The cafe was founded by the late Shoichi TATENO in 1934. He later purchased a two-story wooden private house adjacent to the cafe on its north side, and in 1941 converted it into a cafe, which is still there to this day. Before it was remodeled, the house had been a machiya, a traditional townhouse found mainly in Kyoto that was built during the Meiji or Taisho periods.
With war looming, Tateno asked Benci BENI, an Italian studying architecture at Kyoto University who was a friend of his, to remodel the private house in order to provide a place where people could talk about ideas and art freely. While remodeling the house, Benci BENI designed it in Western style. The interior represents a luxury passenger liner cabin. The cafe was designed by Benci BENI, but the construction work itself was undertaken by Japanese carpenters, who had done interior finishing work for the Bank of Japan building, and by sashimonoshi (cabinet makers). A two-storied, tile-roofed wooden structure, the cafe has a building area of 40 square meters.
The interior is gorgeously decorated in the Baroque style, which flourished in Europe around the 17th century, and colorful stained glass is fitted in the walls and windows. The greatest feature of the cafe is its domed ceiling. The columns incorporate Renaissance-style entasis. Splendid patterns are carved onto everything from the upper part of the columns to furniture and furnishings. On the walls hang paintings of Pablo PICASSO, Yumeji TAKEHISA, and other artists. Other features include old European lamps and chairs with a velvet-covered seats, which have remained unchanged since the cafe opened.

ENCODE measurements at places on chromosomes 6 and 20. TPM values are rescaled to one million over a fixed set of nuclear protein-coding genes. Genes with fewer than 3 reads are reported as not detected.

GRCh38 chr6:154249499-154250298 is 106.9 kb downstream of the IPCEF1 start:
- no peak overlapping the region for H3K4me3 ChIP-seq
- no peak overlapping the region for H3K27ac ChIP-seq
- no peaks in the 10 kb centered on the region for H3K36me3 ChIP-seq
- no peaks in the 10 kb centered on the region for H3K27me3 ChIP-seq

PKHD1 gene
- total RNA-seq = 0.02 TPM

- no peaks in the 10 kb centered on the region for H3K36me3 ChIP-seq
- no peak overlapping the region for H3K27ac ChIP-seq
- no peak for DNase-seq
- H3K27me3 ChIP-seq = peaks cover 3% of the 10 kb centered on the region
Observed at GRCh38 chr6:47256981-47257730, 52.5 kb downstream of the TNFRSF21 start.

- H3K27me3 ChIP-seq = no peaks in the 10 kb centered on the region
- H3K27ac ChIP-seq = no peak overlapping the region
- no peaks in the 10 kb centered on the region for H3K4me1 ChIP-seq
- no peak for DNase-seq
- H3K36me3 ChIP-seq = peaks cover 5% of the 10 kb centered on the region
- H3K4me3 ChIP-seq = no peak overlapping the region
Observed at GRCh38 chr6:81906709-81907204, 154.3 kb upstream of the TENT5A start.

The cafe was named after Jean-François MILLET, a French painter. The founder Shoichi TATENO attended an art school aiming to be an artist. As Japan became increasingly militaristic, he opposed such a tendency and opened the cafe as a place for enlightening people on socialism. The cafe was intended to provide a place where people could talk about thought and art freely, and also had the function of serving as a center for thinkers. Tateno was influenced by such writers as Naoya SHIGA and Saneatsu MUSHANOKOJI, who advocated naturalist literature. These writers had taken over the thoughts of painters of the Barbizon school. The most prominent artist in the school was François MILLET, the origin of the cafe's name.
But after the Pacific War broke out, the cafe could not afford to serve coffee, but fortunately survived the war while offering bancha (coarse tea) and dried bananas under the different name of 'Miyako Sabo.'
The cafe was designated by the national government as a registered tangible cultural property (building) on October 18, 2002. François became the first cafe in Japan to be designated as such. The cafe was innovative in that its designs combined Japanese and Western style in the early Showa period, and retains its original structure without being renovated, and these are highly rated.
The cafe is currently run by Ms. Kyoko IMAI, the second-generation manager.